Tag Archives: seth godin

THIS OR THAT?

This or that?

Don’t follow, lead.
Don’t copy, create.
Don’t start, finish.

or even,

Don’t sit still, move.
Don’t fit in, stand out.
Don’t sit quietly, speak up.

Not all the time, sure, but more often.

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Extend the Narrative

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Extending the narrative

Did you wake up fresh today, a new start, a blank slate with resources and opportunities… or is today yet another day of living out the narrative you’ve been engaged in for years?

For all of us, it’s the latter. We maintain our worldview, our biases, our grudges and our affections. We nurse our grudges and see the very same person (and situation) in the mirror today that we did yesterday. We may have a tiny break, a bit of freshness, but no, there’s no complete fresh start available to us.

Marketers have been using this persistence to their advantage forever. They sell us a car or a trip or a service that fits the story we tell ourselves. I don’t buy it because it’s the right thing for everyone, I buy it because it’s right for me, the us I invented, the I that’s part of the story I’ve been telling myself for a long time.

The socialite walks into the ski shop and buys a $3000 ski jacket she’ll wear once. Why? Not because she’ll stay warmer in it more than a different jacket, but because that’s what someone like her does. It’s part of her story. In fact, it’s easier for her to buy the jacket than it is to change her story.

If you went to bed as a loyal company man or an impatient entrepreneur or as the put-upon retiree or the lady who lunches, chances are you woke up that way as well. Which is certainly safe and easy and consistent and non-confusing. But is it helping?

We dismiss the mid-life crisis as an aberration to be avoided or ridiculed, as a dangerous blip in a consistent narrative. But what if we had them all the time? What if we took the resources and trust and momentum that helps us but decided to let the other stuff go?

It’s painful to even consider giving up the narrative we use to navigate our life. We vividly remember the last time we made an investment that didn’t match our self-story, or the last time we went to the ‘wrong’ restaurant or acted the ‘wrong’ way in a sales call. No, that’s too risky, especially now, in this economy.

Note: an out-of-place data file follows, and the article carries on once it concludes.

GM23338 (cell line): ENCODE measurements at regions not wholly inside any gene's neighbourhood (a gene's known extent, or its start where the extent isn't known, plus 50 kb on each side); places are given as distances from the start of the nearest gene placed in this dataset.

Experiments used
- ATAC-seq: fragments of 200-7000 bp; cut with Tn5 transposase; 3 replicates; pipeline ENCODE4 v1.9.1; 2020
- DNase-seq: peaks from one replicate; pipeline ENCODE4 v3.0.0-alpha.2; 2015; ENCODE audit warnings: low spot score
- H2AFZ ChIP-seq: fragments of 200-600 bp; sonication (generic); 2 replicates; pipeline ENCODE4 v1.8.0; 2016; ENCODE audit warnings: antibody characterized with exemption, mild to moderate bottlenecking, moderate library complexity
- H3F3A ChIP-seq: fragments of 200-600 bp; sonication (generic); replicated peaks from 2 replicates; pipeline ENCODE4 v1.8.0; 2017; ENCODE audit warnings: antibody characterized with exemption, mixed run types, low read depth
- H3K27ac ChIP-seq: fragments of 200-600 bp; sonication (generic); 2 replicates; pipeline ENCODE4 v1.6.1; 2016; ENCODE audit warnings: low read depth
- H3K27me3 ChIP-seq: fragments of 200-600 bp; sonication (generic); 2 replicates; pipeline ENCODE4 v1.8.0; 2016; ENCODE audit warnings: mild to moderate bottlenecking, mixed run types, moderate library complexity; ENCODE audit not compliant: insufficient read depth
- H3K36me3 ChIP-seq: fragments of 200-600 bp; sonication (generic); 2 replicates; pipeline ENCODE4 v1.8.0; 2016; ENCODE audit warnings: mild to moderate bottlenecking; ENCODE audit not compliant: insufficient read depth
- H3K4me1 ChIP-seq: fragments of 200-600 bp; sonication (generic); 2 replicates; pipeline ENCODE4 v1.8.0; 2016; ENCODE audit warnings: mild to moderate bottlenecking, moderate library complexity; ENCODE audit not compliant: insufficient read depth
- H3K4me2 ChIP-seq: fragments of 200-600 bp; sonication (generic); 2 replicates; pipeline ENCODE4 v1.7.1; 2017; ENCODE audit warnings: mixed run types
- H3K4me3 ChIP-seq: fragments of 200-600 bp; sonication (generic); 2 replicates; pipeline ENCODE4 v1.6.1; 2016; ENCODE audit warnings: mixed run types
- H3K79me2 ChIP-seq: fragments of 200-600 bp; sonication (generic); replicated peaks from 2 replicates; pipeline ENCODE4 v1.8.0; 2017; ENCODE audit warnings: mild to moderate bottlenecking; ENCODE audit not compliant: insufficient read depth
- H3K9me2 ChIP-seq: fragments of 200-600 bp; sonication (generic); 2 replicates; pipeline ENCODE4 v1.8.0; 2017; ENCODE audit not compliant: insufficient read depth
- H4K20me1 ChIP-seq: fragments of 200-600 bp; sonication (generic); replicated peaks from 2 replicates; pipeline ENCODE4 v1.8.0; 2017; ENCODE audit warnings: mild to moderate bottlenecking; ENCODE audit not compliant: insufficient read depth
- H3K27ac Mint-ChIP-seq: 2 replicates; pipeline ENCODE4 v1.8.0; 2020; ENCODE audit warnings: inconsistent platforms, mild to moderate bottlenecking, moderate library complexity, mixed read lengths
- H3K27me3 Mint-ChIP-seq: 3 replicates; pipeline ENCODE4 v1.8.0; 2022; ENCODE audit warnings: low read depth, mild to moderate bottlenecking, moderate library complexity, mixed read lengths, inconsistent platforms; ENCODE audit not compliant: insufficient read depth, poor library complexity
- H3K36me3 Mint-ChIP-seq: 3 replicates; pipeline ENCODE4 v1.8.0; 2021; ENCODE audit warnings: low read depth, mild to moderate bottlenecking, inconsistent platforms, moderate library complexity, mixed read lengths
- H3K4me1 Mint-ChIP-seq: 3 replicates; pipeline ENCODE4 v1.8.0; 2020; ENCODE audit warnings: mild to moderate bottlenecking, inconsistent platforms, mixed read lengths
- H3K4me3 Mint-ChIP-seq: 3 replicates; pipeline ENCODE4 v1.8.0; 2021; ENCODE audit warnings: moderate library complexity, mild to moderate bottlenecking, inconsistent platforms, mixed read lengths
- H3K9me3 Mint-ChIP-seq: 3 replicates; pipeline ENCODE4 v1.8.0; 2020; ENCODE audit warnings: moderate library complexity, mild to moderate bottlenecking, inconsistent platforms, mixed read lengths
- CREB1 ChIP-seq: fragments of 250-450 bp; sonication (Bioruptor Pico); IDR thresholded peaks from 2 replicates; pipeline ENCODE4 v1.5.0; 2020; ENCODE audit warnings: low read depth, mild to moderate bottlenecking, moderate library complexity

So we play it safe and go back to our story.

The truth though, is that doing what you’ve been doing is going to get you what you’ve been getting. If the narrative is getting in the way, if the archetypes you’ve been modeling and the worldview you’ve been nursing no longer match the culture, the economy or your goals, something’s got to give.

When decisions roll around–from what to have for breakfast, to whether or not to make that investment to what TV show (or none) to watch on TV tonight, the question to ask is: Is this a reflex that’s part of my long-told story, or is this actually a good decision? When patterns in engagements with the people around you become well-worn and ineffective, are they persistent because they have to be, or because the story demands it?

 

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The ironic truth about sincerity

The ironic truth about sincerity

No one cares how much you care.

That salesperson who will surely die if he doesn’t close this sale, that painter who is sweating blood to get her idea on the canvas, that student who just pulled an all-nighter…

In fact, we’re hyper alert to the appearance of caring. We want to do business with people who appear to care, who appear to bring care and passion and dedication to their work. If the work expresses caring, if you consistently and professionally deliver on that expression, we’re sold.

The truth is that it’s what we perceive that matters, not what you bring to the table. If you care but your work doesn’t show it, you’ve failed. If you care so much that you’re unable to bring quality, efficiency and discernment to your work, we’ll walk away from it.

And the irony? The best, most reliable way to appear to care when it matters–is to care.

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Ashamed to not know

Society changes when we change what we’re embarrassed about.
In just fifty years, we’ve made it shameful to be publicly racist.
In just ten years, someone who professes to not know how to use the internet is seen as a fool.
The question, then, is how long before we will be ashamed at being uninformed, at spouting pseudoscience, at believing thin propaganda?
How long before it’s unacceptable to take something at face value?
How long before you can do your job without understanding the state of the art?

Does access to information change the expectation that if you can know, you will know? We can argue that this will never happen, that it’s human nature to be easily led in the wrong direction and to be willfully ignorant.
The thing is, there are lots of things that used to be human nature, but due to culture and technology, no longer are.

Seth Godin

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Fear, scarcity and value

Fear, scarcity and value

The things we fear are probably feared by others, and when we avoid them, we’re doing what others are doing as well.

Which is why there’s a scarcity of whatever work it is we’re avoiding.

And of course, scarcity often creates value.

The shortcut is simple: if you’re afraid of something, of putting yourself out there, of creating a kind of connection or a promise, that’s a clue that you’re on the right track. Go, do that.

Seth Godin.

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